While in my previous post I have been rightfully critical of D. K. Palit, no analysis is complete or credible without objectivity. To the best of my knowledge, D. K. Palit produced the first treatise logically enunciating Indian nuclear weaponization, which has yet to be surpassed by anybody in the Indian power structure. That single work of his erases any of his activities during the 1962 debacle. If the powers-that-be in the Indian power structure comprised of competent persons instead of lackeys and "intellectual dung beetles", perhaps Palit's contacts with De Beers could have been used to open a backdoor for some sort of clandestine exchange of nuclear data between India, South Africa, and Israel (which at that point of time was closely collaborating with South Africa). India would have lost the 1962 war even without Palit. The Nehru-Menon-Kaul-Mullick-Thapar clique would have ensured the outcome without any additional help from anybody. However, India's continual refusal to see the writing on the wall first highlighted by Palit, and its deliberate delusions concerning the credibility of its nuclear arsenal will one day lead to events far greater than the tragedy of 1962.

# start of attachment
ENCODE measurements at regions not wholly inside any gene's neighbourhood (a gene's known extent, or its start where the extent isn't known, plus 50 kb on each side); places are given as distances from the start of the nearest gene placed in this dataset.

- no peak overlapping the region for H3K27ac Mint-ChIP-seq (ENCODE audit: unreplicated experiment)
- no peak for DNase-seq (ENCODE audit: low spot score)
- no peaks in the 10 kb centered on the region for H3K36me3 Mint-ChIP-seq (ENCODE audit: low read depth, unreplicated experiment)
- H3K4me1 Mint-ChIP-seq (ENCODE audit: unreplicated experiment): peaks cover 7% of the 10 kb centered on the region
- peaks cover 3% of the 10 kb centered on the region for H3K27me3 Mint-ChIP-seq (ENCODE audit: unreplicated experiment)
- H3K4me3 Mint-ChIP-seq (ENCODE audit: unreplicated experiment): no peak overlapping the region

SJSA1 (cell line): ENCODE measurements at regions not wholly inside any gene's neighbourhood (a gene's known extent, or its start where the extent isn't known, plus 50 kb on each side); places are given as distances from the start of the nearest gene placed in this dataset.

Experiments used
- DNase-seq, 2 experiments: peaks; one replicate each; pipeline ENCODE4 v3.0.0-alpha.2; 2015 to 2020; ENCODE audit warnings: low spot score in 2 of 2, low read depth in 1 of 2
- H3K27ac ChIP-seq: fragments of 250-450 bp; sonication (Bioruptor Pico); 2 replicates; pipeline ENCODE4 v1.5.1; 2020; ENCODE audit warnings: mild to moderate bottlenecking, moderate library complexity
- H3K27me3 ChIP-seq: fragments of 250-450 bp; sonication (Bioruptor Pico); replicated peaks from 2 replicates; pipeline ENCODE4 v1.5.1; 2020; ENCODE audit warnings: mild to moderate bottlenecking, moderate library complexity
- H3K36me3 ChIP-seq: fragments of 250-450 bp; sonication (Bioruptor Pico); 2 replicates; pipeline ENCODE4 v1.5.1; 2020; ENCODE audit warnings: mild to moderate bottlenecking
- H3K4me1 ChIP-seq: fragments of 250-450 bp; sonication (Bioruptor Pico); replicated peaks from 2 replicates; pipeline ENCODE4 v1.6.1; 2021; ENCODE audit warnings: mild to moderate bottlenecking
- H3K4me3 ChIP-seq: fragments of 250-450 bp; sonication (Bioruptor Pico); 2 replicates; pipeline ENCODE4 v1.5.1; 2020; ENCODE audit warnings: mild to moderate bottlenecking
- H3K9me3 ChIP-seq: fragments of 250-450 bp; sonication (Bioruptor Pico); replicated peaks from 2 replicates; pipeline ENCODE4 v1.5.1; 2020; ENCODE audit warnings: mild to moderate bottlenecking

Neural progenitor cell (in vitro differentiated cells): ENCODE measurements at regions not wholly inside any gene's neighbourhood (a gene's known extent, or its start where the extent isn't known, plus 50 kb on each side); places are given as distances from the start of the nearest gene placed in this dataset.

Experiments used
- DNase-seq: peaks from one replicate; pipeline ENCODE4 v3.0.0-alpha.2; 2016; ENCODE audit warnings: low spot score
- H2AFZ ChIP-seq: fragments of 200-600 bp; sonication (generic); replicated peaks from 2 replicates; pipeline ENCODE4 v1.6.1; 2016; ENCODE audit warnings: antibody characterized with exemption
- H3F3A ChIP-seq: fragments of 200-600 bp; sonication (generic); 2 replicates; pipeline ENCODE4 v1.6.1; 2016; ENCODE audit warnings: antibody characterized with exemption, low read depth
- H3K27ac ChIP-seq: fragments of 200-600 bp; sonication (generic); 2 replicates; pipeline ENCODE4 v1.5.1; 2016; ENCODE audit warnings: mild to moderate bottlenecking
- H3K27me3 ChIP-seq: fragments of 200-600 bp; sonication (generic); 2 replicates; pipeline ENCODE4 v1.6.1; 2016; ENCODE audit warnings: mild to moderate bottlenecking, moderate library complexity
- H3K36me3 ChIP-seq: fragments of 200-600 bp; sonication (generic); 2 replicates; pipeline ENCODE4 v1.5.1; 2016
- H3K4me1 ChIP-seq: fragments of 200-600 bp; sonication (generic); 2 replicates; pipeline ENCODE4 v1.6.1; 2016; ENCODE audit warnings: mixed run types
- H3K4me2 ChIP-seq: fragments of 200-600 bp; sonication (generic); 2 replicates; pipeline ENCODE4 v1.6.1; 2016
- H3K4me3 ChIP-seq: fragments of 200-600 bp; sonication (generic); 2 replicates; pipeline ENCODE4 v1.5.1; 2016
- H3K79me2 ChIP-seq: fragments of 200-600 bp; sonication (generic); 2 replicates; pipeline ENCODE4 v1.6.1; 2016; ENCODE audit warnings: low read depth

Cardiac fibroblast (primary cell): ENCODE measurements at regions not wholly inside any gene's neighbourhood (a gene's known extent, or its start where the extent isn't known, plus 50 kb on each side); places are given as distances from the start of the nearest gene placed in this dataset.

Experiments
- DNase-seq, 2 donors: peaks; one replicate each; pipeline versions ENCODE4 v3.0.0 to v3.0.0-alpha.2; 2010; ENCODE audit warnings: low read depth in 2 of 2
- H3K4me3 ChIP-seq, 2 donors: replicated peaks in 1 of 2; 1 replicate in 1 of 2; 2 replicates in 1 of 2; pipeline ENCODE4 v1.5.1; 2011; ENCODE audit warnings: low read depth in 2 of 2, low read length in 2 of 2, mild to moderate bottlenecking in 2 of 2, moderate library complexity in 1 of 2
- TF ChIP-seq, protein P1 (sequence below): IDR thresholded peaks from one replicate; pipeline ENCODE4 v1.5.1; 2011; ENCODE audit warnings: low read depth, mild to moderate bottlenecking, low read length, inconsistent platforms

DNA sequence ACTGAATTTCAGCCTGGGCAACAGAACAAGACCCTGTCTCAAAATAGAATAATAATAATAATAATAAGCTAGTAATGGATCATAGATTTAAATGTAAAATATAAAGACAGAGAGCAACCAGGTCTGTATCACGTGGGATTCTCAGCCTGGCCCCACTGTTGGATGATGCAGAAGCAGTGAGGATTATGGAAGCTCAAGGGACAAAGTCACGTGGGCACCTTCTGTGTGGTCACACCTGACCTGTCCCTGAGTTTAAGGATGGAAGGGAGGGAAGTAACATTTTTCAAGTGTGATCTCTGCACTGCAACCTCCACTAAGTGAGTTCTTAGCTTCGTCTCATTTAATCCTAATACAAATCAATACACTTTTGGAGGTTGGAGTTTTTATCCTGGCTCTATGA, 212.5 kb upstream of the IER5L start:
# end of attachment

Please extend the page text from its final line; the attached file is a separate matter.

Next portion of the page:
qubit, for the rest of us can you point to DK Palit's enunciation of the need for nukes for India?
[size="5"]Playing at War[/size]

On December 7, Lieutenant General AAK Niazi, the commander of Pakistan’s Eastern Command, was haggard and exhausted. According to another general, he wept loudly in a meeting. After only a few days of combat, the Pakistan army was being routed in Bangladesh. Richard Nixon and Henry Kissinger became sincerely convinced that ripping Pakistan in half would not be enough for India. India could next redeploy its eastern forces for a crushing assault against West Pakistan.